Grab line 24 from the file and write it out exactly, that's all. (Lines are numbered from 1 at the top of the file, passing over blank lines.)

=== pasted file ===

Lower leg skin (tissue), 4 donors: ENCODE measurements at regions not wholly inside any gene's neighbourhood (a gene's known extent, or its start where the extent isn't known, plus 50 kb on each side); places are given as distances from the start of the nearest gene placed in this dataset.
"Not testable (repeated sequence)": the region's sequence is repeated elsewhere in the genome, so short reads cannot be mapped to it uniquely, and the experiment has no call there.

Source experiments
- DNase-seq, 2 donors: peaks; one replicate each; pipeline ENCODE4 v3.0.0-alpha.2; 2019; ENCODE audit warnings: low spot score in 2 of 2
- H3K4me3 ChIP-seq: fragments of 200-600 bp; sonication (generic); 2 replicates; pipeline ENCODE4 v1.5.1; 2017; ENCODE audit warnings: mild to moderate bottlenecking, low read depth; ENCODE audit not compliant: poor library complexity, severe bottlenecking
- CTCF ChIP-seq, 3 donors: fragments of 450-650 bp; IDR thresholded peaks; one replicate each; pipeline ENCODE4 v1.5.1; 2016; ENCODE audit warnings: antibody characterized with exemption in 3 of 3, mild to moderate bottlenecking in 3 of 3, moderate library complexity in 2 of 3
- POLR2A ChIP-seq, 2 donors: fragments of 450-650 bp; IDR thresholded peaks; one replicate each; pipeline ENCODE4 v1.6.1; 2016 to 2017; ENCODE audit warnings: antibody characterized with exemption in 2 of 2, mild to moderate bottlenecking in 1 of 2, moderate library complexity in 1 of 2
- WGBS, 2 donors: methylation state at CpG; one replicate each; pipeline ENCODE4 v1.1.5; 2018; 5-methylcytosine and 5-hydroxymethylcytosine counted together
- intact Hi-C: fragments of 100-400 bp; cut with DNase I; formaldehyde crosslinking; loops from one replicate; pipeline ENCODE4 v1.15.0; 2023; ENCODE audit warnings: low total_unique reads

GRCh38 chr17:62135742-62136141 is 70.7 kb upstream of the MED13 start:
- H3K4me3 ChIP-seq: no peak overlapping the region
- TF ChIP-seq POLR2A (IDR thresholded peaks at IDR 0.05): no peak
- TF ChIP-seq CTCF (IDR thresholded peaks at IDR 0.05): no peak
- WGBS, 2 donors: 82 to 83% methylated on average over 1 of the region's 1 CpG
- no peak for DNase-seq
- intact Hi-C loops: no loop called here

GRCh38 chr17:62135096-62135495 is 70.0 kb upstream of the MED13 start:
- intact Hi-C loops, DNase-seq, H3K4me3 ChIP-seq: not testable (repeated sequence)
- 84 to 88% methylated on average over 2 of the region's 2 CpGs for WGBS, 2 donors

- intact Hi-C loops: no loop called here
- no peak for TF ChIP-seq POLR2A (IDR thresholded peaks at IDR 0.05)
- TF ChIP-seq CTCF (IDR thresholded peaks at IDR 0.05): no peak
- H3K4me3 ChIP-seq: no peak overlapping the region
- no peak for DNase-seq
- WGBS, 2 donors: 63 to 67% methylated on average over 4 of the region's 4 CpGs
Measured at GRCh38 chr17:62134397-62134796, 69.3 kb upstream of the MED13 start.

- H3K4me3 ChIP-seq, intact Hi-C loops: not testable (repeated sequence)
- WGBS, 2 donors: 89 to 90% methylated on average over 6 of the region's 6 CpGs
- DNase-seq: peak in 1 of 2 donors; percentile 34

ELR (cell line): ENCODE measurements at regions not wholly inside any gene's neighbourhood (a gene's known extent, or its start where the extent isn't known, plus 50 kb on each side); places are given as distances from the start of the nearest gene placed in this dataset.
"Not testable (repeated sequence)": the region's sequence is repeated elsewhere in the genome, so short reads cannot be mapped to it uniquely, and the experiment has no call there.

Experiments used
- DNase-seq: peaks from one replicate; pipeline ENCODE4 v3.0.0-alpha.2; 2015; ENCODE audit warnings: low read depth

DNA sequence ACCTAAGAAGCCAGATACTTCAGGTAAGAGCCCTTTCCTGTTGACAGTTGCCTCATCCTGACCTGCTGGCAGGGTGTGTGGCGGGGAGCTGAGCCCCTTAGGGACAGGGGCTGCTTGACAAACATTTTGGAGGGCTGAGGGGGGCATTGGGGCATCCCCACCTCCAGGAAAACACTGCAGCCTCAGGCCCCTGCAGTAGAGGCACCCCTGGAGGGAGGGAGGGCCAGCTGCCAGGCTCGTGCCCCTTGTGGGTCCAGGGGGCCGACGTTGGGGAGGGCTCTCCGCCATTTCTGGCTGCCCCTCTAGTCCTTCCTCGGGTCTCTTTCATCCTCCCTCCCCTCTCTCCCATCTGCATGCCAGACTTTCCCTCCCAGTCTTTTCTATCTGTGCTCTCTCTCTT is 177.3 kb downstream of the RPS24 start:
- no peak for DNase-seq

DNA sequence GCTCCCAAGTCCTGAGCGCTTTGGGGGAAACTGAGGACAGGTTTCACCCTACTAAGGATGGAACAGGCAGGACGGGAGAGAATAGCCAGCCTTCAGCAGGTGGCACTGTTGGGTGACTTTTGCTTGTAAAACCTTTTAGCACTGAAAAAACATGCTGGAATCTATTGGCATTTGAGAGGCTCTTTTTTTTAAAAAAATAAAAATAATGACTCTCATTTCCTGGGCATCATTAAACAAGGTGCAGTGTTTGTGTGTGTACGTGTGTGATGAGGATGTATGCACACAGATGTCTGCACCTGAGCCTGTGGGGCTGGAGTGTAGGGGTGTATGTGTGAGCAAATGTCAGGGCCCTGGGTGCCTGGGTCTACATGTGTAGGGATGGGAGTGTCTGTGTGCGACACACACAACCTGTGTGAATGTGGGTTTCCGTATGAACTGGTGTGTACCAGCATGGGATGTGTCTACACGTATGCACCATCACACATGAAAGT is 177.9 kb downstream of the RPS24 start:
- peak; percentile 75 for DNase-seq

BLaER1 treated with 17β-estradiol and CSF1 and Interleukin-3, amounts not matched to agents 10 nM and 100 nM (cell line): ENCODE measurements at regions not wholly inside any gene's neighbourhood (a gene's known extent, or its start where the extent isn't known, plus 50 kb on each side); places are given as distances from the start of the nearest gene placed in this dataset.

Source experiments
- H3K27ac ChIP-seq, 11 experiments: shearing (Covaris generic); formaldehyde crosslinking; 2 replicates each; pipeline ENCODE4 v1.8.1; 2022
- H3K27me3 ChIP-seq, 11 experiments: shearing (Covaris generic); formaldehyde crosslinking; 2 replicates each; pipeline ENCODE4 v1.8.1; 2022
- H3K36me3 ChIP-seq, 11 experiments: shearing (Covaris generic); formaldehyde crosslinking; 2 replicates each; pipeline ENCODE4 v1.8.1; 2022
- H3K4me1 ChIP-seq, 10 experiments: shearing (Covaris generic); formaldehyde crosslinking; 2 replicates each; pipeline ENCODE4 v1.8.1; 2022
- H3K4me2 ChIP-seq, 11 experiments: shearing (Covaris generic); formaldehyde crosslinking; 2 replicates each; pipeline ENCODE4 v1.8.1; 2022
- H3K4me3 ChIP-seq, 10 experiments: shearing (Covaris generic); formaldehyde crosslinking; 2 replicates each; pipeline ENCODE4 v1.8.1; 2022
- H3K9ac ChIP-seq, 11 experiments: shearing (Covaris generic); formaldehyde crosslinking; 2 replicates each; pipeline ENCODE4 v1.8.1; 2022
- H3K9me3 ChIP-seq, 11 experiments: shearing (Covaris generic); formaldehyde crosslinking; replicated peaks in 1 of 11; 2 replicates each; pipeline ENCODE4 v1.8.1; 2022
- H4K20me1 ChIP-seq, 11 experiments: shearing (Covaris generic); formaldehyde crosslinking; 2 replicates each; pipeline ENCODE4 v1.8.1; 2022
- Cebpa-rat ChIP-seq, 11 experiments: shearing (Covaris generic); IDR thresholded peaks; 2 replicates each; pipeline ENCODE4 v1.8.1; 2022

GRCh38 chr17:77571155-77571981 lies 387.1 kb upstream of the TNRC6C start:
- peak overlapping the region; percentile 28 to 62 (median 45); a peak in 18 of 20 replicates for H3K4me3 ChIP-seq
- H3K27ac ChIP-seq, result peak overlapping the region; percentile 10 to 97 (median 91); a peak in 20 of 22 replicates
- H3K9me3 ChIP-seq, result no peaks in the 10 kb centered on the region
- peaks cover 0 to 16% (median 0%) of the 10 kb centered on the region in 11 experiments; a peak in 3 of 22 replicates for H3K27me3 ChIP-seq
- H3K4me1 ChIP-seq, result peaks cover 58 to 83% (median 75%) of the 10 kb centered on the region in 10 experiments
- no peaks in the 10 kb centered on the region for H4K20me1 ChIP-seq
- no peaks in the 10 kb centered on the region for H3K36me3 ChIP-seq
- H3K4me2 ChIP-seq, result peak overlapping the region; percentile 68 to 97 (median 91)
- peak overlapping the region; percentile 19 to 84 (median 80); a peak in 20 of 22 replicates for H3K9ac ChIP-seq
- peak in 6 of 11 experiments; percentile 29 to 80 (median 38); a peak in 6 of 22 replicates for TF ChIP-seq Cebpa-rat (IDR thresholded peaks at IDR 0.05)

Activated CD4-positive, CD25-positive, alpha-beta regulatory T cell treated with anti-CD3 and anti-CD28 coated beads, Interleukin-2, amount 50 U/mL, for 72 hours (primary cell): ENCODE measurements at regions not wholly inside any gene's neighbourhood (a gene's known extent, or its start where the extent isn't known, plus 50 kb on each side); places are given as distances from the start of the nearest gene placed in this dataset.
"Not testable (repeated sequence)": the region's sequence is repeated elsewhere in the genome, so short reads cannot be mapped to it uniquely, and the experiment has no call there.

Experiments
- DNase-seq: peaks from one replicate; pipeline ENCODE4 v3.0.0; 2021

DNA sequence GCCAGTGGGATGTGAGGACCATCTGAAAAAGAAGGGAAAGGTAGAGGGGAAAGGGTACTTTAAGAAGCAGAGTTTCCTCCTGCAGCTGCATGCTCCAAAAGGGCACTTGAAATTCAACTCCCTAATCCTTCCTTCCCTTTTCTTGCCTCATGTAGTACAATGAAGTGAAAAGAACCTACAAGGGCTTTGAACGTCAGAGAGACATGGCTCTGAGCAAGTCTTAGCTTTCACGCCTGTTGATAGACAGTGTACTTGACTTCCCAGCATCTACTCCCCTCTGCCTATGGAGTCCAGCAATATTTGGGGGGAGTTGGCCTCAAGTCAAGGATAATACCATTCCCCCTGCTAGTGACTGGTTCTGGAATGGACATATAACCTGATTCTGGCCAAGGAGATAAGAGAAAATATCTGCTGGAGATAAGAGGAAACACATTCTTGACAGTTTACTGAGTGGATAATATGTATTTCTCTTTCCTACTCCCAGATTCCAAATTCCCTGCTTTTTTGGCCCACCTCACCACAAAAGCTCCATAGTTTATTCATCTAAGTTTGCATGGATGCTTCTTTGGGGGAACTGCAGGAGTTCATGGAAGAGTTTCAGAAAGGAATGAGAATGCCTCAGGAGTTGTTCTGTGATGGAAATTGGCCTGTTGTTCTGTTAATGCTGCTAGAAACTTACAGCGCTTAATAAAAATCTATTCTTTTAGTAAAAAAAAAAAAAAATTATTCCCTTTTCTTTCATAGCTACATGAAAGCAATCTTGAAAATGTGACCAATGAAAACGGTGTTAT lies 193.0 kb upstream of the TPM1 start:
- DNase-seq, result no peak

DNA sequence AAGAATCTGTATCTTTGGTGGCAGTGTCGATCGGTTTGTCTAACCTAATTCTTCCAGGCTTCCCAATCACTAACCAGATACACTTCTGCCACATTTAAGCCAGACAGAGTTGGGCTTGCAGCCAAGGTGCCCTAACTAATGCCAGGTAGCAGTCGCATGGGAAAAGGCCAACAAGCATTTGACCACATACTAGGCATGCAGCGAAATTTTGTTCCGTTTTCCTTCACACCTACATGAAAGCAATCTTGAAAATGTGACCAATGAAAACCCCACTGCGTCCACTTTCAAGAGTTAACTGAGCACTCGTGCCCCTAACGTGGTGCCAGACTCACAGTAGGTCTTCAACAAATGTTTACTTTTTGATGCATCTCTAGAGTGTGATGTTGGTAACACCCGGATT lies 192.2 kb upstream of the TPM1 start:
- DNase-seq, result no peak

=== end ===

- no peak for DNase-seq